The remarkable stories of inclusion continue

The remarkable stories of inclusion continue

http://timepoy.files.wordpress.com/2013/12/time-person-of-the-year-cover-pope-francis.jpg?w=753Again this week, I caught myself thinking that I was writing a bit too much about Pope Francis and that I should move on to some other topics, several of which have been floating around in my head, waiting patiently for their turn. It seems that each week, though, or even each day, this pope does something to surprise us, and it is often an event or announcement so noteworthy that I am again compelled to discuss it on this blog.

It is reassuring to see that I am not the only one “obsessed” with the stories of change within the Catholic Church, and with the man who is driving the change. This week, the influential American magazine Time chose Francis as “man of the year”, an honor reserved for a person who has influenced the world of 2013 in the most consequential of ways. In its statement, the magazine called him “a new voice of conscience”, who in less than nine months has come from nowhere to preside over a global conversation about poverty and inequality. According to the editors, this remarkable man “is poised to transform a place that measures change by the century.”

In any case, I decided to continue this discussion of the pope and his stories of inclusion. After this week, though, I plan to alternate my writing on Francis and his stories of change with some other topics, that is to say, probably one week on and one week off. But this is only a plan, and since this pope seems to surprise us continuously, I reserve the right to continue the focus on him if and when his remarkable story warrants attention.

As we wrote here last time, Pope Francis has done a remarkable job of telling his stories of change and of engaging church officials in a new form of governance. These stories of change and of inclusion began inside—with the bishops, the key reporting and administrative structures, and some new approaches to management. Quickly, though, Pope Francis also began reaching out to the Catholic masses.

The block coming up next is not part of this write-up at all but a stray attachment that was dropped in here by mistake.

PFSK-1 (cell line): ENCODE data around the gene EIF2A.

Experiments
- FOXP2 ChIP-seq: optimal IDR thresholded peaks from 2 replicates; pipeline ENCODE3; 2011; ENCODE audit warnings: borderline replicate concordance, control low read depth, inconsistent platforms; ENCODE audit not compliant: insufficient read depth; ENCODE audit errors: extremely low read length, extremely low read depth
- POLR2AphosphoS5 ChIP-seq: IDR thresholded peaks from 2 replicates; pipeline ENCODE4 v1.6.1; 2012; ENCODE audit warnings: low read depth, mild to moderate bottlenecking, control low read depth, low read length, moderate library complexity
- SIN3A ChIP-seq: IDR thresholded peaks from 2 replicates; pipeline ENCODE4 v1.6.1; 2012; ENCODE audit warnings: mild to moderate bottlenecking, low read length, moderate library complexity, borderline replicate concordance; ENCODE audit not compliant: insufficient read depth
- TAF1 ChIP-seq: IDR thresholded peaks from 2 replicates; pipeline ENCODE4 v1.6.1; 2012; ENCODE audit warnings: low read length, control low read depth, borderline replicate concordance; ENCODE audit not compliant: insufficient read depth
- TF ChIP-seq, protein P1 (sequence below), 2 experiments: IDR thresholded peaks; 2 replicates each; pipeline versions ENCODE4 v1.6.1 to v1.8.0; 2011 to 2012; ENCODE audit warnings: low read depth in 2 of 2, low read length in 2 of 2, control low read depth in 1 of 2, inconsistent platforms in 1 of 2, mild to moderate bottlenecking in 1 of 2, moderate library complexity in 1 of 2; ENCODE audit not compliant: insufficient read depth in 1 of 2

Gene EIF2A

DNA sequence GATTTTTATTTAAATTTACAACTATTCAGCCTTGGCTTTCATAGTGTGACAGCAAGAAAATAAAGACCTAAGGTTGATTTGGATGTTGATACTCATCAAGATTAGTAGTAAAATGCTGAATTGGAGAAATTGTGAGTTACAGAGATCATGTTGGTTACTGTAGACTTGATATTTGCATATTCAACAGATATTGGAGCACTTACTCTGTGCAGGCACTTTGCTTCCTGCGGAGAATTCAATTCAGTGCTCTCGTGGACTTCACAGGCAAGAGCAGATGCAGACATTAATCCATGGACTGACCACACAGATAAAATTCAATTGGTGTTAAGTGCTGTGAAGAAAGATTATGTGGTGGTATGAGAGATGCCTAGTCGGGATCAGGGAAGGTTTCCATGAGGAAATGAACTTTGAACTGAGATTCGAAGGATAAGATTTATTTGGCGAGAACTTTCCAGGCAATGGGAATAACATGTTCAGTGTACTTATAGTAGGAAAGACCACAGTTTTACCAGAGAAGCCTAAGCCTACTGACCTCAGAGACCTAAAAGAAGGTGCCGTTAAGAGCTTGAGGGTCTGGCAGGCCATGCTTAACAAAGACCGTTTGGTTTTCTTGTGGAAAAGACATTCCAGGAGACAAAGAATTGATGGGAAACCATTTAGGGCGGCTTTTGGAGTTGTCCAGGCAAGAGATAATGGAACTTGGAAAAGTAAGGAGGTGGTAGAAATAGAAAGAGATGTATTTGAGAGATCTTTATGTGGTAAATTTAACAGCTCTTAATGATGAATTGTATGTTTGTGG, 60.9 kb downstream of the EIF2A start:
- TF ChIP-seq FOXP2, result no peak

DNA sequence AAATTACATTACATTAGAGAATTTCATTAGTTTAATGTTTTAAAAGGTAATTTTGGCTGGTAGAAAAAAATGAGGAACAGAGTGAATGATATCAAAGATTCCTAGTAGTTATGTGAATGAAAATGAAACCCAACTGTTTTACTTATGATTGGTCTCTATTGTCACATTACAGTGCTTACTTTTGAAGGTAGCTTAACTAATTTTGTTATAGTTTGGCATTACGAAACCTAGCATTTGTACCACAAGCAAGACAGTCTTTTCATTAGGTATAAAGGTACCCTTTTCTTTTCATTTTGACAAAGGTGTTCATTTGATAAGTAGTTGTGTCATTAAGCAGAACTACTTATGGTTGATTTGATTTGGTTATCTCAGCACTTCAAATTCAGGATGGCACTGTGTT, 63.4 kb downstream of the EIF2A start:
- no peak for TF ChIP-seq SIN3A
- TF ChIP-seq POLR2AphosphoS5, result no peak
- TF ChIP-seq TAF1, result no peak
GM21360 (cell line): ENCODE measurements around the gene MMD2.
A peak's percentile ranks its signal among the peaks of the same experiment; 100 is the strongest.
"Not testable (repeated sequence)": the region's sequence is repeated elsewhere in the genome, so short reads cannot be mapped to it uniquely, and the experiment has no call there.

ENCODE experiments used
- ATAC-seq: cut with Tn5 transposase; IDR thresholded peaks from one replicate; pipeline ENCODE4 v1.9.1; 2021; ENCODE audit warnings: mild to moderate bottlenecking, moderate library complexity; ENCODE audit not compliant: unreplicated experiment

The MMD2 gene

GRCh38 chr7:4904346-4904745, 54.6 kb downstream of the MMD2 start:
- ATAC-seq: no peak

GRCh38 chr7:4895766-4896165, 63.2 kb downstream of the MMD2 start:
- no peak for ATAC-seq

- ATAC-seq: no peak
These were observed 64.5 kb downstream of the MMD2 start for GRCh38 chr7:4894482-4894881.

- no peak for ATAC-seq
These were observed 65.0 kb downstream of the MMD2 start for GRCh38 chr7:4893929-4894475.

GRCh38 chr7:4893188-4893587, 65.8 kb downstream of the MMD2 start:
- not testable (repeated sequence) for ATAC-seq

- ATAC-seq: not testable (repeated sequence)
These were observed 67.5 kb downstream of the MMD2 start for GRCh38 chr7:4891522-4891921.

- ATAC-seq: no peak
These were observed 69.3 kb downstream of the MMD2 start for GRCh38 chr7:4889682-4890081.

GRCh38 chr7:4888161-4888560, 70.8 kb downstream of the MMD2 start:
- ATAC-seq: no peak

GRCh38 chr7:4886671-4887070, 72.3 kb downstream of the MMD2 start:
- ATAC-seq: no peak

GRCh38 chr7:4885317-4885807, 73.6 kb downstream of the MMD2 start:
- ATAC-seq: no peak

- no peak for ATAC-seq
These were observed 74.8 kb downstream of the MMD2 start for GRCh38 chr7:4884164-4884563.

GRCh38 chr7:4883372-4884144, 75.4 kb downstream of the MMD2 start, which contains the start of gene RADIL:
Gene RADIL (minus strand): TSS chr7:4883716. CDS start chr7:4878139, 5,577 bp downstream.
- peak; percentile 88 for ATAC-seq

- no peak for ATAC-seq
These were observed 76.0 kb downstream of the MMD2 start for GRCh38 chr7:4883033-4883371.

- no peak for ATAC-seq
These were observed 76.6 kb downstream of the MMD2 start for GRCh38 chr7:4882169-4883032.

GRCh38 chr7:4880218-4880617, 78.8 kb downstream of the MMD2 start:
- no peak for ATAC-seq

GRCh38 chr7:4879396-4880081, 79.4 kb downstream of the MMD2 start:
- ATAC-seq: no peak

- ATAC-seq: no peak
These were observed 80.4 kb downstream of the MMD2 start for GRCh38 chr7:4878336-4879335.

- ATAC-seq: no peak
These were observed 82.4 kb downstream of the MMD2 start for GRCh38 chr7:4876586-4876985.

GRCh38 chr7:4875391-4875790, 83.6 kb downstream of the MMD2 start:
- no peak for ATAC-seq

In fact, one recent surprise to most observers was his decision to go directly to his constituents, taking the novel step of asking common people to express their opinions on some of the important issues of our time. When this initiative was announced, NBC News reported: “Pope Francis is shaking things up again. The pontiff with a penchant for surprises is making new waves by launching a survey of his flock on issues facing modern families — from gay marriage to divorce. Very specific questions are being sent to parishes around the globe in preparation for next year’s synod of bishops, a grassroots effort that experts say is unprecedented.”

Here are some examples of the questions asked:

“Do the divorced and remarried feel marginalized or suffer from the impossibility of receiving the sacraments?”

“In cases where non-practicing Catholics or declared non-believers request the celebration of marriage, describe how this pastoral challenge is dealt with.”

“What pastoral attention can be given to people who live in these types of [same-sex] unions?”

“In the case of unions of persons of the same sex who have adopted children, what can be done pastorally in light of transmitting the faith?”

This type of polling is indeed extraordinary in two ways. First, it seeks input from rank-and-file Roman Catholics on a scale that the church has never seen before. And second, it addresses areas that have been considered too controversial, even off-limits, before Francis entered the scene.

Of course, Pope Francis has shown consistently that he seeks to be caring and connected. Increasingly these days, he is demonstrating his desire to reestablish a dialogue with all those who had been excluded: the poor and disadvantaged, of course, but also those marginalized by divorce or sexual orientation. In addition, the pope continues to embody the story of a simple and humble man who recognizes that the church will only be relevant if it can accept the realities of modern life.

While nothing formal in church doctrine or practice has changed to this point, Francis seems to be laying the groundwork. Surveys such as the one described here are further evidence of his skill at crafting the stories of inclusion that give people at all levels a sense of participation and engagement. I continue to believe that it will be exceedingly interesting to watch these stories unfold.

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